And so I think that when we have our manifestations, our demonstrations, our picket lines, our petition campaigns, we have to rope in RT in Moscow, CCTV in China, Prensa Latina in Cuba, Press TV in Iran, teleSUR in Venezuela. Those are outlets that we need to rope in because historically that is the way we have been able to make this torturous journey from slavery to freedom. That is to say, it was an international movement that led to the destruction of slavery. It was an international movement that led to the erosion of Jim Crow as symbolized by the petition campaign led by Paul Robeson, “We Charge Genocide”, filed at the United Nations circa 1950. I think that after Brown v. Board of Education and the slight retreat on Jim Crow that it portended, we lost sight of that message. And that helps to explain and shed light on why we’re in the pickle we’re in now.

DESVARIEUX: Alright. I’ll let you get the last word, Kevin. What do you think we should be fighting for?

GRAY: Well, I think I agree with most of that, although I agree with it with the understanding that this country has been at war every 20 years since its existence. And since World War II, this country’s probably responsible for the deaths of 30 million people worldwide. So this country has no problem with killing people inside and out of this country, and those people inside and out of this country that want to see freedom and justice need to form alliances and coalitions.

That being said, on the grassroots level, we ought to demand that we have independent citizens’ review boards to look at police violence in local communities. And perhaps even I would go along with the Michael Brown law that people are talking about, requiring police to wear body cameras. Those are two things that folk can do and then start new organizations that are egalitarian, that are fair, that are based on democracy, that take on the challenges of what’s going on in local communities, what’s going on in our country, what’s going on with the police, and start a movement against the death penalty in the streets.

DESVARIEUX: Alright. Kevin Alexander Gray as well as Gerald Horne, thank you both for joining us.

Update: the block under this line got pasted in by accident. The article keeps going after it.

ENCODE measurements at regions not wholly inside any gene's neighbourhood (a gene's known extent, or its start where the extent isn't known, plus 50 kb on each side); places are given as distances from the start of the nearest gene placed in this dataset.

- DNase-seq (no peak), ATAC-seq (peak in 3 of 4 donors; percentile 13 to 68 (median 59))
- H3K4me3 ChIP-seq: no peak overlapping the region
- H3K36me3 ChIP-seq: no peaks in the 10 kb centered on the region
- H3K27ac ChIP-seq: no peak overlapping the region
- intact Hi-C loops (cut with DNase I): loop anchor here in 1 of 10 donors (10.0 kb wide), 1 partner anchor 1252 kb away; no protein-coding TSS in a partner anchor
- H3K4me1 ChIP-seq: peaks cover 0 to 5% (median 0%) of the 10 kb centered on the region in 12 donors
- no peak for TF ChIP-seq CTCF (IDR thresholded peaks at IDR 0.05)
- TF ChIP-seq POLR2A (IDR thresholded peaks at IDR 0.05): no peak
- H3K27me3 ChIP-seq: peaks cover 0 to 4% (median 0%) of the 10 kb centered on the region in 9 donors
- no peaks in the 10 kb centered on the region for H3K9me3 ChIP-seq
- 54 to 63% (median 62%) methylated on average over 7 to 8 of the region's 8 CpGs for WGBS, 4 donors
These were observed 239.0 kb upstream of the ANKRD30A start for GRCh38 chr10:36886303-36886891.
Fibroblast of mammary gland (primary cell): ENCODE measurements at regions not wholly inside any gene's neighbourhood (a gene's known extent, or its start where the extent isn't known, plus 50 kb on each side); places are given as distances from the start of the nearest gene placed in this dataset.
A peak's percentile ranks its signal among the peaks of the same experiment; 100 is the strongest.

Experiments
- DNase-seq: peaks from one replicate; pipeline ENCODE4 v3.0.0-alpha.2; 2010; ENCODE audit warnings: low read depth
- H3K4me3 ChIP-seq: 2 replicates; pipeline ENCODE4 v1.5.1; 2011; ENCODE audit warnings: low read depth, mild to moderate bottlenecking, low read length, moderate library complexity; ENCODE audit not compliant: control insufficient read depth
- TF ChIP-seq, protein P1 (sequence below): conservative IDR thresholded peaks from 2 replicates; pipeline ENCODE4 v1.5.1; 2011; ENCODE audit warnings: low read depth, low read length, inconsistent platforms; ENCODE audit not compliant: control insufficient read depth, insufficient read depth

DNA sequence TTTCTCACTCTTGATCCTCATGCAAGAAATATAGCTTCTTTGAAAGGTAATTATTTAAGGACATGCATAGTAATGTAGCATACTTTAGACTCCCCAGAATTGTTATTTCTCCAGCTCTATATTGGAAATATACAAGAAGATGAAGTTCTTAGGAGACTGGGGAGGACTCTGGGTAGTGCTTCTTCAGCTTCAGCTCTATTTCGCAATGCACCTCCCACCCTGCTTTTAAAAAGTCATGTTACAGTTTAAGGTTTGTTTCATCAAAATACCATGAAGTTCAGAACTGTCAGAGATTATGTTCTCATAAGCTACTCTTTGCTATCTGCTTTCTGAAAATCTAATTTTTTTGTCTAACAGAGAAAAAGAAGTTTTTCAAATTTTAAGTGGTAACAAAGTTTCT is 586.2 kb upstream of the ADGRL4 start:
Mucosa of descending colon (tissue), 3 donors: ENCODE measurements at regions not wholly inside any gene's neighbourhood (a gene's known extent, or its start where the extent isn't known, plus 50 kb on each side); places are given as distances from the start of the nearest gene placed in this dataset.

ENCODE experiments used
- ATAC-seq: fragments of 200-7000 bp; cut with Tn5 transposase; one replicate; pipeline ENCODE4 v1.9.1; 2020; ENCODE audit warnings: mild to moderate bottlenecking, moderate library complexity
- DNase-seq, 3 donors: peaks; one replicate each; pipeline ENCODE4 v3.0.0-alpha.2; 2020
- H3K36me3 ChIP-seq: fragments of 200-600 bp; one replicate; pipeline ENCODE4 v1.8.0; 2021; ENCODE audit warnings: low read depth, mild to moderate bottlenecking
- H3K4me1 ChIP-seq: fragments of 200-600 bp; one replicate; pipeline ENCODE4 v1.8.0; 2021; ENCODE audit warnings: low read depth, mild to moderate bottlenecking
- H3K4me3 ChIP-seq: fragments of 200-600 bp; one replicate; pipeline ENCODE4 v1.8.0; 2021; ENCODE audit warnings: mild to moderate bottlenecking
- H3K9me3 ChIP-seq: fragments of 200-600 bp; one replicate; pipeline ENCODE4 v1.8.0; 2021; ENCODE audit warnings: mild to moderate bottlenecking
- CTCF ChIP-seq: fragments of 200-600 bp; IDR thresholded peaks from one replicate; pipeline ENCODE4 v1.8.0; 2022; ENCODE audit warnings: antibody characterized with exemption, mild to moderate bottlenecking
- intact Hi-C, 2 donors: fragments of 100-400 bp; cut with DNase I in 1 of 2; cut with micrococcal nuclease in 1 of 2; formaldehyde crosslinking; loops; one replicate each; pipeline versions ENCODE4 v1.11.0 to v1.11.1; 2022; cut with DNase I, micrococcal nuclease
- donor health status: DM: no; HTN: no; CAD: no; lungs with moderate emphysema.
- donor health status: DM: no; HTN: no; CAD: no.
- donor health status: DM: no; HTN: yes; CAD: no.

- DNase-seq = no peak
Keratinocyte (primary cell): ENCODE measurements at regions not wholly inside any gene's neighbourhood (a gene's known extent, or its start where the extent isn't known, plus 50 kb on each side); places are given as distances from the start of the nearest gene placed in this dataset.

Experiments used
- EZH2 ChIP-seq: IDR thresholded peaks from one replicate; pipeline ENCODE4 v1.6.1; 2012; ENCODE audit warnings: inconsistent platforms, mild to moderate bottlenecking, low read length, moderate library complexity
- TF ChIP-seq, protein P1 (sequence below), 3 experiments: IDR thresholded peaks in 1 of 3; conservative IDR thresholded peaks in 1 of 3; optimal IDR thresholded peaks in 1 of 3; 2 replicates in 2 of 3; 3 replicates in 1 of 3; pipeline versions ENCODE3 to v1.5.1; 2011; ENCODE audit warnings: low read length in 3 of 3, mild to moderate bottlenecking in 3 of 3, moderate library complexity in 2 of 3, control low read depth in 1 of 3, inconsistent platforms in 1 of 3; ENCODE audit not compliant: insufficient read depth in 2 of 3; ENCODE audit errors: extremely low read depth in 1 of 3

HORNE: Thank you.

GRAY: Thank you.

DESVARIEUX: And thank you for joining us on The Real News Network.


DISCLAIMER: Please note that transcripts for The Real News Network are typed from a recording of the program. TRNN cannot guarantee their complete accuracy.

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Kevin Alexander Gray is a civil rights organizer in South Carolina and author of Waiting for Lightning to Strike: The Fundamentals of Black Politics (CounterPunch/AK Press), and a contributor to Hopeless: Barack Obama and the Politics of Illusion. He is the editor, along with JoAnn Wypijewski and Jeffrey St. Clair, of Killing Trayvons: An Anthology of American Violence from CounterPunch Books. Gray and his younger sister Valerie were among the first blacks to attend the local all-white elementary school in 1968. Since then he has been involved in community organizing working on a variety of issues ranging from racial politics, police violence, third-world politics and relations, union organizing & workers' rights, grassroots political campaigns, marches, actions & political events. Gray is currently organizing the Harriet Tubman Freedom House Project which focuses on community based political and cultural education. He is an organizer for the National Mobilization Committee Against the Drug War, and the former managing & contributing editor of Black News in Columbia. Gray now serves as contributing writer to other minority newspapers in South Carolina. He served as a national board member of the American Civil Liberties Union for 4 years and is a past eight-term president of the South Carolina affiliate of the ACLU. Gray is also an advisory board member of the Drug Policy Reform Coalition Net.

Dr. Gerald Horne holds the John J. and Rebecca Moores Chair of History and African American Studies at the University of Houston. His research has addressed issues of racism in a variety of relations involving labor, politics, civil rights, international relations and war. Dr. Horne has also written extensively about the film industry. His latest book is The Counter-Revolution of 1776: Slave Resistance and the Origins of the United States of America. Dr. Horne received his Ph.D. in history from Columbia University and his J.D. from the University of California, Berkeley and his B.A. from Princeton University.